The term “paranoia” was actually first used by a German psychiatrist Karl L. Kahlbaum in 1863.  This condition often happens to people suffering from Paranoid disorders or to people of old age..

          People suffering from Paranoia are usually suspicious of the motives of others, causing them to be hypersensitive, tense and argumentative.  They are easily jealous and angry.  These emotions, in most severe cases, could lead to violent confrontation.  The people affected also believe that there is a pattern to random events happening around them and that they are somewhat related to their life and existence.

          Paranoia can sometimes be mild, allowing the individuals affected to function normally in a society.  It could also be so severe that they become incapacitated, allowing them to be excluded from society and be deprived of the rights and obligations that a normal non-paranoid person has.         

          Paranoias could be classified into three main categories: Paranoid Personality Disorder, Delusional Disorder and Paranoid Schizophrenia.

II.A Paranoid Personality Disorder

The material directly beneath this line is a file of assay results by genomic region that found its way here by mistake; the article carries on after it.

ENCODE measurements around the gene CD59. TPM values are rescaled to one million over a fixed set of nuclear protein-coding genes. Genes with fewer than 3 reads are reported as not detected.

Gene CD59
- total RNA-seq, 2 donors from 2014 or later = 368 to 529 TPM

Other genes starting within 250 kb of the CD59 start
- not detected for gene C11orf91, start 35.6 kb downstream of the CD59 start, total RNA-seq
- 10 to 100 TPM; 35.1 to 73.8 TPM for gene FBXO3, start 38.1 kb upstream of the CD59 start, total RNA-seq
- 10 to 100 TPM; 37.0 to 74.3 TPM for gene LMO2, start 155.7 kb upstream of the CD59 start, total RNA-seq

The main hallmark of this disorder is the misinterpretation of other people’s motives.  A person with Paranoid Personality Disorder consider the actions of other people as debilitating and demeaning.  To further explain what PPD is, a sample story is presented below.  Take note of the person’s attitude toward certain situations.  Consider how he reacted and what he felt during these situations. 

“Derek worked in a large office as a computer programmer. When another programmer received a promotion, Derek felt that the supervisor "had it in for him" and would never recognize his worth. He was sure that his co-workers were subtly downgrading him. Often he watched as others took coffee breaks together and imagined they spent this time talking about him. If he saw a group of people laughing, he knew they were laughing at him. He spent so much time brooding about the mistreatment he received that his work suffered and his supervisor told him he must improve or receive a poor performance rating. This action reinforced all Derek's suspicions, and he looked for and found a position in another large company. After a few weeks on his new job, he began to feel that others in the office didn't like him, excluded him from all conversations, made fun of him behind his back, and eroded his position. Derek has changed jobs six times in the last seven years. Derek has paranoid personality disorder. “ (     

The Diagnostic and Statistical Manual of Mental Disorders fourth edition (DSM-IV)- diagnostic standard for mental health professionals in the US, lists similar symptoms for PPD.